FORT LEAVENWORTH, Kan. - When discussing national security is not uncommon to examine India in comparison to China as a rising power in the Indo-Pacific. In the second Cultural and Area Studies panel of the 2023 academic year and 11th of 2022-2023, the impact of India as a rising power, the history of the U.S. and China’s counter strategic stances and basic blockades to a U.S.-China relationship were examined by a panel of experts in each area during the event held Nov. 2.
The panel included Mr. Michael Kugelman, Director of the South Asia Institute, The Woodrow Wilson International Center for Scholars; Dr. Megan Greene, Professor of modern Chinese history, Department of History, the University of Kansas; and Mr. Terry Mobley, Diplomacy Chair, U.S. Army Command and General Staff College, a career foreign service officer, U.S. Department of State.
Trifold of advantages of India to national security
Kugelman discussed India’s role in the China-U.S. relations from three perspectives; history, geography, and strategy.
In the late 1950’s the U.S. was quite interested in having India as a partner to counter China, but this idea was altered with the changing of administration in the 1970s.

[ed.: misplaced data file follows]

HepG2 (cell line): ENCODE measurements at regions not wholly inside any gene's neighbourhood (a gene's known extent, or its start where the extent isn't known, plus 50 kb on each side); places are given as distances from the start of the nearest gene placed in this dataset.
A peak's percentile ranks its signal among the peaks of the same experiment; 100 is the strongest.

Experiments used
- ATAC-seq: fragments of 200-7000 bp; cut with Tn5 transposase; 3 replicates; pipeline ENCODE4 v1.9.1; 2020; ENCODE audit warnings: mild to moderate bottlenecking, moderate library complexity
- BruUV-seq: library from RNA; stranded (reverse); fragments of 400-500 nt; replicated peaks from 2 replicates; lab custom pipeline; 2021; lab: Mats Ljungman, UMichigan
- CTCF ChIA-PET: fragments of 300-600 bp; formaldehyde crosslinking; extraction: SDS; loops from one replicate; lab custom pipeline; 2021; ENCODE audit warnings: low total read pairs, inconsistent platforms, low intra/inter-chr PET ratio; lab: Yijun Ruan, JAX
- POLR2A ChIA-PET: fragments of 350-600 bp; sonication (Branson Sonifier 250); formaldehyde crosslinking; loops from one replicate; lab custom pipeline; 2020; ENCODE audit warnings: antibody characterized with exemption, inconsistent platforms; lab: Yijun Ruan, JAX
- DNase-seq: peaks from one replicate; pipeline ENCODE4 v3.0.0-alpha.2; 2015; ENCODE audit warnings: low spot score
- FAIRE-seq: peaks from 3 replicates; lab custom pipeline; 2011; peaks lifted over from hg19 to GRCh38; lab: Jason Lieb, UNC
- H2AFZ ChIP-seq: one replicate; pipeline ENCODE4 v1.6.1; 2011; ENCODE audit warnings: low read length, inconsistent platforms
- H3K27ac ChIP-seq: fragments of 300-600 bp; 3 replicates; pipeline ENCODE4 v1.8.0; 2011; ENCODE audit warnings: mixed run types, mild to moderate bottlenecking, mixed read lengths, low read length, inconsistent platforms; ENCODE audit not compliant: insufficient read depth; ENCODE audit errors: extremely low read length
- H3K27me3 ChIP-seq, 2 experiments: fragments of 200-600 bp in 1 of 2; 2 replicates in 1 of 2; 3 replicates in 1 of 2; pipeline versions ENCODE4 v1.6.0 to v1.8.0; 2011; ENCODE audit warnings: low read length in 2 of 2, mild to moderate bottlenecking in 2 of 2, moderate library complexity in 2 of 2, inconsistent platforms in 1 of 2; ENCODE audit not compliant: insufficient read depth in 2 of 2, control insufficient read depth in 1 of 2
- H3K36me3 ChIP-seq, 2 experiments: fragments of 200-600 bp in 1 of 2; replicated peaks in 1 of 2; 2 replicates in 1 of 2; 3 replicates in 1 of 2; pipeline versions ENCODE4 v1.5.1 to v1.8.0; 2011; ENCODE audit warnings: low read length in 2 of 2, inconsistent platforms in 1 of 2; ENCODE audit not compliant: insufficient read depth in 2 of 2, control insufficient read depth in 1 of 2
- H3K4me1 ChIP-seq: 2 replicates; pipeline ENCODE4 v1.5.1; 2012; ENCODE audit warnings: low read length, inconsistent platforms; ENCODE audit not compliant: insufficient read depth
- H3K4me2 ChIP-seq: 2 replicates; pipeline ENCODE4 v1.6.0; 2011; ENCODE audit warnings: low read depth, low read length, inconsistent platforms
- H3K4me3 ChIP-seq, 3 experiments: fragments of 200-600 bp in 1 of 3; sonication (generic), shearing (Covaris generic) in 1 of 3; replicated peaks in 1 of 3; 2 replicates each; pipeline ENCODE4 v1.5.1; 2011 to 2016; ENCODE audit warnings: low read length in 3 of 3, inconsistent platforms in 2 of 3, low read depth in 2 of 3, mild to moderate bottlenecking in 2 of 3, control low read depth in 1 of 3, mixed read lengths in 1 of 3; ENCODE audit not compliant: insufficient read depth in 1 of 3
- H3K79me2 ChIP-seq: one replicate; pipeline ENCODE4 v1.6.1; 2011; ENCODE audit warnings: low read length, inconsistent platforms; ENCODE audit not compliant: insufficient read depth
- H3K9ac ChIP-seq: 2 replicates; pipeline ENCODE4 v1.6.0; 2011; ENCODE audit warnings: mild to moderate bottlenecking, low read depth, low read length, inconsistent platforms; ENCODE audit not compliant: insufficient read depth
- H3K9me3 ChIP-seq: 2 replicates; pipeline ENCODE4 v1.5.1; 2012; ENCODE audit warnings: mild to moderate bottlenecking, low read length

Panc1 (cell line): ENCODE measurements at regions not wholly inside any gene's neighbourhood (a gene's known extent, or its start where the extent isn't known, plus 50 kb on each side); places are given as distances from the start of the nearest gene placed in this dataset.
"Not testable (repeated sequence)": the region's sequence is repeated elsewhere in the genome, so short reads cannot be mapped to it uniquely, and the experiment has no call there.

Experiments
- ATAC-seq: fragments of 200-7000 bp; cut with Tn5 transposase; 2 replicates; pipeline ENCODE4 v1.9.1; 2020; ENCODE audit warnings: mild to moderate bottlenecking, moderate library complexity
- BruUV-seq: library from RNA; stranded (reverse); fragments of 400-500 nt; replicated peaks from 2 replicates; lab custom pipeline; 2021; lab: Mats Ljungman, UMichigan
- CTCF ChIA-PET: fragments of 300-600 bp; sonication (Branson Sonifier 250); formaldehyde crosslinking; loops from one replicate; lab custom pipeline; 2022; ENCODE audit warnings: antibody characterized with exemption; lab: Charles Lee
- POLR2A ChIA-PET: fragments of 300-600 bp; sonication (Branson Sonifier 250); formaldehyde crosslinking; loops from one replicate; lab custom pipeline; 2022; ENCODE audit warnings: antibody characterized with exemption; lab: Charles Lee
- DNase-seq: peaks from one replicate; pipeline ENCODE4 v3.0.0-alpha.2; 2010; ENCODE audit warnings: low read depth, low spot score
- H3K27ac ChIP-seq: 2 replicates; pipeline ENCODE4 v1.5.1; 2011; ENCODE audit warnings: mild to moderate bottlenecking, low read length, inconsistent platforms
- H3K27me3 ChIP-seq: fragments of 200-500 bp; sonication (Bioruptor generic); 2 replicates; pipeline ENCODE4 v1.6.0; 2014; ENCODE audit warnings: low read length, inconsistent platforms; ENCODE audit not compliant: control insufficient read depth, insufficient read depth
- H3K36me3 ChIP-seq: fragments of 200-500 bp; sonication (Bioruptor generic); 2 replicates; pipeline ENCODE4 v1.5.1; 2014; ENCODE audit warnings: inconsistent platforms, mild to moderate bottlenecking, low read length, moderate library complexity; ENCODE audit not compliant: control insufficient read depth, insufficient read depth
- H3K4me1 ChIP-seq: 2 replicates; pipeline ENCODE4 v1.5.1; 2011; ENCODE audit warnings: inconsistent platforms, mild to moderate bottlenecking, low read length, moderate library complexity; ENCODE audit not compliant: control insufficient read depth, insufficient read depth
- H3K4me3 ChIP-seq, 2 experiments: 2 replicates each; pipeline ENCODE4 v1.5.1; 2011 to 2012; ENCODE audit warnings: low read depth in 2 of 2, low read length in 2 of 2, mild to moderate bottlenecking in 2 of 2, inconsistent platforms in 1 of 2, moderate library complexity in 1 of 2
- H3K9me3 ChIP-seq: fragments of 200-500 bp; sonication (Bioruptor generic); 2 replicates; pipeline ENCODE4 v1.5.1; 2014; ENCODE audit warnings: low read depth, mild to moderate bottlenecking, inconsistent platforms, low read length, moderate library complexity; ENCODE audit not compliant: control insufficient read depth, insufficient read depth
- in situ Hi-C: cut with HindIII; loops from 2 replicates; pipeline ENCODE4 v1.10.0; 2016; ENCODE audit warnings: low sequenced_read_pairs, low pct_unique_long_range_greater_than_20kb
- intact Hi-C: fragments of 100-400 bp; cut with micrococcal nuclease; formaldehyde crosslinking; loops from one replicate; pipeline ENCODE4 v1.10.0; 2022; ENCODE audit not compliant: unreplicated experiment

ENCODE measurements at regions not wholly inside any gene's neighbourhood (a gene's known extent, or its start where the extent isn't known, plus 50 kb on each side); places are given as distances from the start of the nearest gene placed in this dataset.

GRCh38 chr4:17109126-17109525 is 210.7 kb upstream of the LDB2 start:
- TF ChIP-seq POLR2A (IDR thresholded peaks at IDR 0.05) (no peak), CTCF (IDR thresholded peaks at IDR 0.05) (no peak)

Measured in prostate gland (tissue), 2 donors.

This change was followed by an ebb of pursuit of U.S.-India partnership for nearly 20 years. With the emergence of China competition, the views of India for national security have shifted.
“In the last decade, especially in the last several years, India is being seen as partner in efforts to counter China,” Kugelman explained.
China continues to push westward to expand its presence in south Asia.
China’s recent aggressive territorial claims to areas equally important to the U.S. and India such as the south China Sea and Taiwan Straight have encouraged the U.S. and India to again amplify their partnership, Kugelman explained.
“For many years India has been concerned with what it describes as a ‘String of Pearls’ and ‘Encirclement’ strategy on behalf of China to deepen influence in India’s backyard,” Kugelman said. “India has grown increasingly concerned in more recent years as China has been doing that even more intensely. BRI [Belt and Road Initiative] being one of the main vehicles in which it has done that.”
Kugelman introduced the question if space should be a frontier of concern in the future when it comes to the U.S.-India-China triangle, with a recent lunar landing by India.